US SEALs Must “Go Back to the Future” to Help Warships Survive Future Fight with Russia and China



A SEAL delivery vehicle team conducts a fast rope exercise from an MH-60S Seahawk helicopter on the Los Angeles-class fast attack submarine USS Toledo, January 17, 2005.

US Navy / Journalist 3rd Class Davis J. Anderson

  • As the US military focuses on competition from the great powers, special operators are rethinking their role.
  • Navy SEALs in particular are seriously considering how they can support regular forces in the Navy.
  • “It’s a race for relevance,” Admiral Hugh Howard, chief of Naval Special Warfare Command, said in June.
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Earlier this year, operators of the Navy SEALs and Special Warfare Combatant-Craft Crewmen worked with conventional Navy forces as part of the USS Eisenhower Carrier Strike Group final certification exercise prior to its deployment.

During the exercise, Navy Special Operators were the eyes and ears of the Carrier Strike Group, assisting in horizon targeting, strategic reconnaissance and close air support.

As great power competition with China and Russia intensifies, Naval Special Warfare looks for ways to remain relevant after two decades of counterterrorism operations.

“It’s a race for relevance and presentation that makes the fleet more survivable and deadlier,” said Admiral Hugh Howard, Commanding Officer of Naval Special Warfare Command, at the WEST 2021 conference in late June.

Howard provided an overview of how the SEALs and Special Boat Teams seek to be an asset in both “gray area” competition and potential conflict.

“We are the naval commandos of the Navy. That’s who we are, and we understand our roots” and are able “to develop new concepts on how we can contribute,” Howard said.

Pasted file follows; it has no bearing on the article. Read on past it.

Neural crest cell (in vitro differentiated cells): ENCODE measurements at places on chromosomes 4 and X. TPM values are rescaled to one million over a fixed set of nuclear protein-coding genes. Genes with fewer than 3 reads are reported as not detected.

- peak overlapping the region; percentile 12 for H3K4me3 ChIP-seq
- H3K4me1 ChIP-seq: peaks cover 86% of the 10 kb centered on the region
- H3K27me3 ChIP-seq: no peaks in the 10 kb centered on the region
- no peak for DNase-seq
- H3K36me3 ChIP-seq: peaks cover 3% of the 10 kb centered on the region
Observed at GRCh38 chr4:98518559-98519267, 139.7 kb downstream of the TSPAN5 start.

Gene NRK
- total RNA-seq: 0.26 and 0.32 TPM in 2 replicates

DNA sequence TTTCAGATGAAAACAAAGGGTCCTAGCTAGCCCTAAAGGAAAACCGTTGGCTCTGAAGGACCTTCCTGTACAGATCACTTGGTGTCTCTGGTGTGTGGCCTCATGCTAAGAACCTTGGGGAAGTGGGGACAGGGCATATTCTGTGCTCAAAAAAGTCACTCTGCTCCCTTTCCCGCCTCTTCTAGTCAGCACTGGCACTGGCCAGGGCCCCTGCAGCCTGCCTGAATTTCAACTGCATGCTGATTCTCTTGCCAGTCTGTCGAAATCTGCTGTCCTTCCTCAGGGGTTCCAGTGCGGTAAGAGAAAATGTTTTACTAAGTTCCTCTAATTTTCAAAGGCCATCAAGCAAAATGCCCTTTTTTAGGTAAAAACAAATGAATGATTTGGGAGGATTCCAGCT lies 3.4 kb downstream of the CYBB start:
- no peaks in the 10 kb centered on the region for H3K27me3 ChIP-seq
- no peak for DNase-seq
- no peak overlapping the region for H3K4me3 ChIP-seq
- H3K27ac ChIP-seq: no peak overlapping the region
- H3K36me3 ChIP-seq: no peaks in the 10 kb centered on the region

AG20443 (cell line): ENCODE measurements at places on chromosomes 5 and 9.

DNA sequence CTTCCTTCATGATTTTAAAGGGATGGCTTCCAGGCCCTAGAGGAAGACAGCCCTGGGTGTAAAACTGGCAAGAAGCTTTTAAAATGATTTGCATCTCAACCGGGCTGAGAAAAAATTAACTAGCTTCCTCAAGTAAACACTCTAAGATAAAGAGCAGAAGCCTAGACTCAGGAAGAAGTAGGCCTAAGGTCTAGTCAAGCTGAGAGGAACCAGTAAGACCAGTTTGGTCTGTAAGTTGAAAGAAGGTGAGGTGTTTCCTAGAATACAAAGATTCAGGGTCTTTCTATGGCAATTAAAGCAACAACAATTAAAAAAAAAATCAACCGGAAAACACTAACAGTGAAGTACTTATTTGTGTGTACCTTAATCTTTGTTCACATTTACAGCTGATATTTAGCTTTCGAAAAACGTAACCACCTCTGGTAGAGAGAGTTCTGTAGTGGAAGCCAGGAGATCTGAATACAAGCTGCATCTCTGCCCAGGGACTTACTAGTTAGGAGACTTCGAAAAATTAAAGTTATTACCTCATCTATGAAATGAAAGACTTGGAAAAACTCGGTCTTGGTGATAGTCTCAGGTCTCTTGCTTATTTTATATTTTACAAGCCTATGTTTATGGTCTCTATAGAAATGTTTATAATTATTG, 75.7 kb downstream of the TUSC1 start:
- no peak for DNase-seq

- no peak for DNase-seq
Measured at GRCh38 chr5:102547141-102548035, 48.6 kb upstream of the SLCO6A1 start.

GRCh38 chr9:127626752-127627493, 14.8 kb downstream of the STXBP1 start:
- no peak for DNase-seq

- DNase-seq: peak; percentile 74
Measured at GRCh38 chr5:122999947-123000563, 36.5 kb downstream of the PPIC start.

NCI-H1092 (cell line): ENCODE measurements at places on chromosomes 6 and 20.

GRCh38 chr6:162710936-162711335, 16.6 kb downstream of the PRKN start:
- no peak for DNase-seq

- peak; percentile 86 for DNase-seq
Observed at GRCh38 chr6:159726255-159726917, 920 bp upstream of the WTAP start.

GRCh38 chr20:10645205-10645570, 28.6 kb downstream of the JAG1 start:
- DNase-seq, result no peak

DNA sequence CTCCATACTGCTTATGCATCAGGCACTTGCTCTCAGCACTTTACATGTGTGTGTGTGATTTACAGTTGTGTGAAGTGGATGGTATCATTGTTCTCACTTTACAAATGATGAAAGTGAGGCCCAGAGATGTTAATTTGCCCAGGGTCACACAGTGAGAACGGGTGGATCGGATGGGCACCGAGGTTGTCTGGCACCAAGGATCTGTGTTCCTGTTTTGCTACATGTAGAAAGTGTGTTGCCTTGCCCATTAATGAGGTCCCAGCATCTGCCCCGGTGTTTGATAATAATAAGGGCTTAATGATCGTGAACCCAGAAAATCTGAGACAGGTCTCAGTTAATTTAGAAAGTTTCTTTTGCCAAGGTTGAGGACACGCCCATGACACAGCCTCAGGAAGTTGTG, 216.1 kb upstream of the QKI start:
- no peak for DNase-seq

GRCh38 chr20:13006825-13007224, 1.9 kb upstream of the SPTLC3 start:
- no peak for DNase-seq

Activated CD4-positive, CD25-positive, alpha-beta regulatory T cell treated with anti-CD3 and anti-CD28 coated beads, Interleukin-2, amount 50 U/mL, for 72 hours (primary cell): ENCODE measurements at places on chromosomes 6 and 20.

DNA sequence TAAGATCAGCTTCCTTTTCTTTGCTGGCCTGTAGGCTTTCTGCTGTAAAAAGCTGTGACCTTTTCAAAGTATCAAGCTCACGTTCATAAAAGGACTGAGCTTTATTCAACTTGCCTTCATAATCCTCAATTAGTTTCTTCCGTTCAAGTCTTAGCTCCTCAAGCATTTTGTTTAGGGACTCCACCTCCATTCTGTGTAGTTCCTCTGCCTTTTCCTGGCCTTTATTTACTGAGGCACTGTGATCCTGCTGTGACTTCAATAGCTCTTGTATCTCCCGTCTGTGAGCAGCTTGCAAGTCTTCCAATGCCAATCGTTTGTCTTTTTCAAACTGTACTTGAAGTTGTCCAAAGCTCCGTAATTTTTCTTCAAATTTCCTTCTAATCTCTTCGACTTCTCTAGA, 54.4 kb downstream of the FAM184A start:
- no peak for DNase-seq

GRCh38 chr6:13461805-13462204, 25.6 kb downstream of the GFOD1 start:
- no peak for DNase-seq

Back to the future

A US Navy SEAL passes an HH-60H Sea Hawk helicopter over an oil and gas rig July 28, 2011.

US Navy / M 3 Adam Henderson

Prior to the Global War on Terrorism, SEAL platoons regularly deployed aboard “Big Navy” ships, typically aircraft carriers, for six-month deployments. If a crisis erupted anywhere in the world, the aircraft carrier and its SEAL contingent would deploy there.

Although tough on morale, these deployments have made naval special warfare relevant to the navy in day-to-day operations.

As the fight against terrorism slows down, Naval Special Warfare once again seeks to be of service to the Big Navy by excelling in missions that set it apart from the rest of the United States special operations community – namely, maritime special operations. underwater and on the surface, Howard says.

“It’s about making it harder to target our adversaries, undermining their confidence, creating the conditions early in the no-go zones… to attack the enemy,” Howard said. “It really is a return to the future.”

As far as the underwater sector is concerned, SEAL teams have a major advantage in the form of the SEAL Delivery Vehicle (SDV) capacity.

These mini-submarines are difficult to detect, allowing SEAL operators to clandestinely approach enemy ports and coasts to attack enemy ships or insert and extract a small team to conduct reconnaissance or conduct ambushes or raids. SDVs can be launched from regular submarines, surface ships, and even helicopters.

A SEAL delivery vehicle team prepares to launch a SEAL delivery vehicle from the Los Angeles-class attack submarine USS Philadelphia.

US Navy Photo by Chief Photographer Andrew McKaskle

Naval Special Warfare is also capable in the lateral domain. Special Boat Teams operate a fleet of small special operations surface craft that can stealthily maneuver near enemy shores, inserting or extracting special operations teams, conducting strategic reconnaissance or direct action raids, and ambushes.

Naval special warfare must “establish the conditions to undermine the confidence of the adversary” and provide civilian leaders with diplomatic leverage and flexible response options in times of crisis or conflict, Howard said last month. “We need to be inside our opponents in a way that makes it difficult to target them and extends the range of long-range joint fire.”